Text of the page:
Governor Henry McMaster signed a proclamation at the State House on October 15, declaring that White Cane Day. Among those in attendance were SCCB Commissioner Darline Graham, and Ed Bible, Treasurer for the Foundation for the SC Commission for the Blind.
The mission of White Cane Day is to educate the world about blindness and how the blind and visually impaired can live and work independently while giving back to their communities, to celebrate the abilities and successes achieved by blind people in a sighted world and to honor the many contributions being made by the blind and visually impaired.
The white cane is an essential tool that gives blind and visually impaired individuals the ability to achieve a full and independent life. It allows them to move freely and safely from place to place—whether it’s at work, at school, or around their neighborhoods.
In 1964, Congress declared October 15 as White Cane Safety Day. While the white cane does keep blind people safe (because drivers and other pedestrians can easily see it), it is also a tool that blind people use to explore and navigate our environment. For this reason, the emphasis of White Cane Safety Day has shifted over time away from safety, and toward independence and equality. To emphasize the shift in focus from safety to independence, and to continue to use the white cane as a symbol, the National Federation of the Blind has chosen to refer to this day as White Cane Awareness Day.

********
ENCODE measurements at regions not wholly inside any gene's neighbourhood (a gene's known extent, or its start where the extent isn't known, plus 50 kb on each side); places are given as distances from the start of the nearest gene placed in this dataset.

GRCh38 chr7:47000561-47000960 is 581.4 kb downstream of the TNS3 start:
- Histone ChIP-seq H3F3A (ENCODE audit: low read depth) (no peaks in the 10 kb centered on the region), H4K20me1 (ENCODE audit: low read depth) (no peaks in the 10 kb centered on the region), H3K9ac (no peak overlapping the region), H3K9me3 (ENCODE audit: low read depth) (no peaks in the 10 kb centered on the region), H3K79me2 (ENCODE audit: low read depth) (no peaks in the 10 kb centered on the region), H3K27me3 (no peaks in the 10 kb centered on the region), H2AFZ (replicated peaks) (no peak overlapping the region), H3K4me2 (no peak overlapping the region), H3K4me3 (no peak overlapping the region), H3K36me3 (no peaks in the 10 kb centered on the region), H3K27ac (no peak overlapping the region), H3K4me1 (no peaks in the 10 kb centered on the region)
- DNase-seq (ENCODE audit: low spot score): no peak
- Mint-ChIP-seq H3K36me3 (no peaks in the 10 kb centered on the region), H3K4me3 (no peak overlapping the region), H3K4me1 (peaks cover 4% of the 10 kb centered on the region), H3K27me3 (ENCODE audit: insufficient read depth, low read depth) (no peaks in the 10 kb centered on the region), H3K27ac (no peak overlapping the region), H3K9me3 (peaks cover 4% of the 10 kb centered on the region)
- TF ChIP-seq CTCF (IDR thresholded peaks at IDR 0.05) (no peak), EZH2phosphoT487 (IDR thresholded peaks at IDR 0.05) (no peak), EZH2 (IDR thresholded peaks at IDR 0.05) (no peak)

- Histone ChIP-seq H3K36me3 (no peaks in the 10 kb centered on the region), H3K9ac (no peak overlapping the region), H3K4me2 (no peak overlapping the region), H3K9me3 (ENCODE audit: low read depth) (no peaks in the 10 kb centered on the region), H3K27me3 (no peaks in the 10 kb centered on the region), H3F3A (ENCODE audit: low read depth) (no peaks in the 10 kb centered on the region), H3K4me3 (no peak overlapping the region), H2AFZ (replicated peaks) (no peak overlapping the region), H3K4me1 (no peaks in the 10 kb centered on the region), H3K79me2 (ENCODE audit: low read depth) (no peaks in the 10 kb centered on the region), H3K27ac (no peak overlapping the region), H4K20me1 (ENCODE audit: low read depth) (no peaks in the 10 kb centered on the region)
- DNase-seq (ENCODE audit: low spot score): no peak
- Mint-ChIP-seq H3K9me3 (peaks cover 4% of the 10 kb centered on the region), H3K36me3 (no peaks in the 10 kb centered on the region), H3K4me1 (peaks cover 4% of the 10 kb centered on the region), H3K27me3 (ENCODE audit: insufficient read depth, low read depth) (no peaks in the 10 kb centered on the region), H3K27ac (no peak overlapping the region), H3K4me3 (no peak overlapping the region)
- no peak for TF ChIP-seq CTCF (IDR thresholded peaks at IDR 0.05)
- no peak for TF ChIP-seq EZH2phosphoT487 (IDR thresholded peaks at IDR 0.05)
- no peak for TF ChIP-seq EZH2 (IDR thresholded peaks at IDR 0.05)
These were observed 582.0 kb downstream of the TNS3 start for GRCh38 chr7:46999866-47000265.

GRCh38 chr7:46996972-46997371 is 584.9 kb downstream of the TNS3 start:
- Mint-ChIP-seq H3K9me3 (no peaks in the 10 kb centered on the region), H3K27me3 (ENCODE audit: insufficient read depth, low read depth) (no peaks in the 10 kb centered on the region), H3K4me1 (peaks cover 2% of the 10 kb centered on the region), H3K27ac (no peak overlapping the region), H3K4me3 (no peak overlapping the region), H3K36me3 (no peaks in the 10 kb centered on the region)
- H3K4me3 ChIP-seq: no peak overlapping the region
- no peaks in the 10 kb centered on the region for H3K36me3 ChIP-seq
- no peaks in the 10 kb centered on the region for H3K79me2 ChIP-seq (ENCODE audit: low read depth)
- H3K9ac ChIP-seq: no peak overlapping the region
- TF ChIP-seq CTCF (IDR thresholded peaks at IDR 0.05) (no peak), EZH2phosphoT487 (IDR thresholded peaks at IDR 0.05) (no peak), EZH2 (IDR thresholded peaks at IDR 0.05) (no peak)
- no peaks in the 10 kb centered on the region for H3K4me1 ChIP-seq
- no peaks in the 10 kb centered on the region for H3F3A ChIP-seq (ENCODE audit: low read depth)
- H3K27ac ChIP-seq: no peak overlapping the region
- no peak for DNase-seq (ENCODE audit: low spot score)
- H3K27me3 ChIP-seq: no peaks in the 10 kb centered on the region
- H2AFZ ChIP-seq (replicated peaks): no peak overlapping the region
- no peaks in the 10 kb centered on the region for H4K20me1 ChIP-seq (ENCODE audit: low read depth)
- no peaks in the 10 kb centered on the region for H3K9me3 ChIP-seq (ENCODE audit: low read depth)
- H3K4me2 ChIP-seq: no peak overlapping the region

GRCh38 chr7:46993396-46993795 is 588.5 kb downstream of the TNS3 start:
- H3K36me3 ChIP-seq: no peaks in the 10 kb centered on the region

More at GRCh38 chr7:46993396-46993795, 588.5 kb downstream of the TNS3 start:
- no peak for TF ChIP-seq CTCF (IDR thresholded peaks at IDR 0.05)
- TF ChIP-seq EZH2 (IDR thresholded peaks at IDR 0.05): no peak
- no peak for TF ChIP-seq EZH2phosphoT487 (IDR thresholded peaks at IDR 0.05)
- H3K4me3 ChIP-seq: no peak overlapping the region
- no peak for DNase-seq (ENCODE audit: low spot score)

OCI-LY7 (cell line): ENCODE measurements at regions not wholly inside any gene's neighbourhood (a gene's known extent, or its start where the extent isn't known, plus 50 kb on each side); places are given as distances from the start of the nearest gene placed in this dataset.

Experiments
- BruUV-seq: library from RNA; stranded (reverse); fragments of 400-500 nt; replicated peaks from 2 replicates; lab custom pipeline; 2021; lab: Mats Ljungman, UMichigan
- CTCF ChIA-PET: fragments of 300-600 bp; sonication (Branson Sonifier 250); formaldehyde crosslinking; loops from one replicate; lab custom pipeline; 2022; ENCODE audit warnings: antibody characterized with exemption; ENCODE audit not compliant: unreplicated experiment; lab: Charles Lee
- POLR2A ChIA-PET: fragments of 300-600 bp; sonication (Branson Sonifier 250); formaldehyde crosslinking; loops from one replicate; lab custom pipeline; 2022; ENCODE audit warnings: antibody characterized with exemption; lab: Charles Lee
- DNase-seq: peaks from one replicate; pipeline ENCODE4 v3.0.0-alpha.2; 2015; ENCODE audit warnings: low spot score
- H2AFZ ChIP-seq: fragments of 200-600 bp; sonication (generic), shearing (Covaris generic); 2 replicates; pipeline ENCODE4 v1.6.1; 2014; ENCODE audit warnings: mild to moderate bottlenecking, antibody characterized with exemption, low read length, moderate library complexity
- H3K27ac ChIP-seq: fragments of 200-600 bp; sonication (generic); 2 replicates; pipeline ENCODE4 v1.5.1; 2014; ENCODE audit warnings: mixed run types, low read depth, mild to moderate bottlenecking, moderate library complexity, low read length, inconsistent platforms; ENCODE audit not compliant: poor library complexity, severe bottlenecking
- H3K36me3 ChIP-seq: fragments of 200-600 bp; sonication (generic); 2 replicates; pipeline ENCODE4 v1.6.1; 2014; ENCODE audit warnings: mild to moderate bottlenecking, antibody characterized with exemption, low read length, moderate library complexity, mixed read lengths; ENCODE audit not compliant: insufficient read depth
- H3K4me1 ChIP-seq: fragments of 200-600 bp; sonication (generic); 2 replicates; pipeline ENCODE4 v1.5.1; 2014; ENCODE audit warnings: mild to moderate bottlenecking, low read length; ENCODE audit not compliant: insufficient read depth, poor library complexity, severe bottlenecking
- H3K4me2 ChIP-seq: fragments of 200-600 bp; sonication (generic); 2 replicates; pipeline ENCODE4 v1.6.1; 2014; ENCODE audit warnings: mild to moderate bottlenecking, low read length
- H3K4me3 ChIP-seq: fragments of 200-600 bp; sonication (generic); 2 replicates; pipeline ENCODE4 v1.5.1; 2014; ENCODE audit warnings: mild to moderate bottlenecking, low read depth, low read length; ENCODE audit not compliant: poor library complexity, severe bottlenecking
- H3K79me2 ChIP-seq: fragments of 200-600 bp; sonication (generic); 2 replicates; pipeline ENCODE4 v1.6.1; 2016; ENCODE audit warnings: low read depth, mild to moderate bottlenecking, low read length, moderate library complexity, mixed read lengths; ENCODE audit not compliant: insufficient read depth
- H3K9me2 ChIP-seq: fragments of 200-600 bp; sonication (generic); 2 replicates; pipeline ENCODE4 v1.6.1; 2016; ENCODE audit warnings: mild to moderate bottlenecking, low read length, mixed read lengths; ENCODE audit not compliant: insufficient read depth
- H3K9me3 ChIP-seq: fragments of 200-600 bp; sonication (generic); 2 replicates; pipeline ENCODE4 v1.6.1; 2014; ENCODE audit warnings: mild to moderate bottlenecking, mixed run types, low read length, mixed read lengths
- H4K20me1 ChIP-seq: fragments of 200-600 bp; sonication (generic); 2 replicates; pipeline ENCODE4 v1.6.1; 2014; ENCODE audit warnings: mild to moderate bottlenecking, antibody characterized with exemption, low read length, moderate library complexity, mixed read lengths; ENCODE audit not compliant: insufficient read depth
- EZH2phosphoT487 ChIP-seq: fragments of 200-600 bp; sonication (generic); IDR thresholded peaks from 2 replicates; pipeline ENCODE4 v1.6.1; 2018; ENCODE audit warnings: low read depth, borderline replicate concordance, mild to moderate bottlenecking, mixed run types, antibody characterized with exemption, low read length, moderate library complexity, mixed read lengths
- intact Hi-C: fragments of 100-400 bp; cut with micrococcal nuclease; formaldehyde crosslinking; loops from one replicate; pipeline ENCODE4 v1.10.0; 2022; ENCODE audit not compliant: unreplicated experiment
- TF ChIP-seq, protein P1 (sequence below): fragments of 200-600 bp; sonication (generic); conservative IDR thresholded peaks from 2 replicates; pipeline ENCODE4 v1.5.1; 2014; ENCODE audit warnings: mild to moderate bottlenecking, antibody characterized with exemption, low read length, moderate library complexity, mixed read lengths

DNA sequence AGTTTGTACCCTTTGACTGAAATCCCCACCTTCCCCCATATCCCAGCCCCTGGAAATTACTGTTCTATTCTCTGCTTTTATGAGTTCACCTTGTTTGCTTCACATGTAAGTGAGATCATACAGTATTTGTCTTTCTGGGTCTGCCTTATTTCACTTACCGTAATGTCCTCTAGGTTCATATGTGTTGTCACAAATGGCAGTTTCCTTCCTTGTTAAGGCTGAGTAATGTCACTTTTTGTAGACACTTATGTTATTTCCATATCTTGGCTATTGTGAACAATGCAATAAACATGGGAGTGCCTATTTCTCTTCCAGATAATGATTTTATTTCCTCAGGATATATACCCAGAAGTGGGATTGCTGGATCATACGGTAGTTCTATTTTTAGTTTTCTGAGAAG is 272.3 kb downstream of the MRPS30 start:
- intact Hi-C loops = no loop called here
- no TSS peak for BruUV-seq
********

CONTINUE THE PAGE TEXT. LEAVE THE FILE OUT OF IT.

Ability is what you’re capable of doing. Motivation determines what you do. Attitude determines how well you do it.Lou Holtz